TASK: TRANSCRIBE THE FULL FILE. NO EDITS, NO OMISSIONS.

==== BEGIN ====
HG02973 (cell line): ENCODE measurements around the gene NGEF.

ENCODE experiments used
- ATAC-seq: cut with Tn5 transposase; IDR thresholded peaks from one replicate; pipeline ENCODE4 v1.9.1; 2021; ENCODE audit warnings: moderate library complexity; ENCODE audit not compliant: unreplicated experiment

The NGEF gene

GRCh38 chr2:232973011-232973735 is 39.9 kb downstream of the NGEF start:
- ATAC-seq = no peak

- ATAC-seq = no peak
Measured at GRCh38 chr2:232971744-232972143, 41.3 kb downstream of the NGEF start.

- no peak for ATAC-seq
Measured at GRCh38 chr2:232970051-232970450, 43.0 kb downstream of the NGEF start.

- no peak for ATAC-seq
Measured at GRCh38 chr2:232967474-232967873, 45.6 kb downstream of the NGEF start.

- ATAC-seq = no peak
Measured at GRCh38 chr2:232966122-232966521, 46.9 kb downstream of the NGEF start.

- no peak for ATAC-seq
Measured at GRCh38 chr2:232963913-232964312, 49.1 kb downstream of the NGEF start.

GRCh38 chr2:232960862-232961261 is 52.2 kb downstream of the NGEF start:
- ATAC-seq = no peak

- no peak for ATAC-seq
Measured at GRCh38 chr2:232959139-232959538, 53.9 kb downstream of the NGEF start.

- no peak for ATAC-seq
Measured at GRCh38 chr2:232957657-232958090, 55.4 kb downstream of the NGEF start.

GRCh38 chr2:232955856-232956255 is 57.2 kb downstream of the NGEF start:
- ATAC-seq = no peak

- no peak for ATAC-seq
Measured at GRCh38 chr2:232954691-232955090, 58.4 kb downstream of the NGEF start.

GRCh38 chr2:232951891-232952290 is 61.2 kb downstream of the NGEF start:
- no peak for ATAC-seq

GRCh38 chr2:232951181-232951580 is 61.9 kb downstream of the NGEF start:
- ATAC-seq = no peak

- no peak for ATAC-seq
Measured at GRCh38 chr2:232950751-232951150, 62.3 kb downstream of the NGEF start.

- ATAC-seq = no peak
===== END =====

HG02973 (cell line): ENCODE measurements around the gene NGEF.

ENCODE experiments used
- ATAC-seq: cut with Tn5 transposase; IDR thresholded peaks from one replicate; pipeline ENCODE4 v1.9.1; 2021; ENCODE audit warnings: moderate library complexity; ENCODE audit not compliant: unreplicated experiment

The NGEF gene

GRCh38 chr2:232973011-232973735 is 39.9 kb downstream of the NGEF start:
- ATAC-seq = no peak

- ATAC-seq = no peak
Measured at GRCh38 chr2:232971744-232972143, 41.3 kb downstream of the NGEF start.

- no peak for ATAC-seq
Measured at GRCh38 chr2:232970051-232970450, 43.0 kb downstream of the NGEF start.

- no peak for ATAC-seq
Measured at GRCh38 chr2:232967474-232967873, 45.6 kb downstream of the NGEF start.

- ATAC-seq = no peak
Measured at GRCh38 chr2:232966122-232966521, 46.9 kb downstream of the NGEF start.

- no peak for ATAC-seq
Measured at GRCh38 chr2:232963913-232964312, 49.1 kb downstream of the NGEF start.

GRCh38 chr2:232960862-232961261 is 52.2 kb downstream of the NGEF start:
- ATAC-seq = no peak

- no peak for ATAC-seq
Measured at GRCh38 chr2:232959139-232959538, 53.9 kb downstream of the NGEF start.

- no peak for ATAC-seq
Measured at GRCh38 chr2:232957657-232958090, 55.4 kb downstream of the NGEF start.

GRCh38 chr2:232955856-232956255 is 57.2 kb downstream of the NGEF start:
- ATAC-seq = no peak

- no peak for ATAC-seq
Measured at GRCh38 chr2:232954691-232955090, 58.4 kb downstream of the NGEF start.

GRCh38 chr2:232951891-232952290 is 61.2 kb downstream of the NGEF start:
- no peak for ATAC-seq

GRCh38 chr2:232951181-232951580 is 61.9 kb downstream of the NGEF start:
- ATAC-seq = no peak

- no peak for ATAC-seq
Measured at GRCh38 chr2:232950751-232951150, 62.3 kb downstream of the NGEF start.

- ATAC-seq = no peak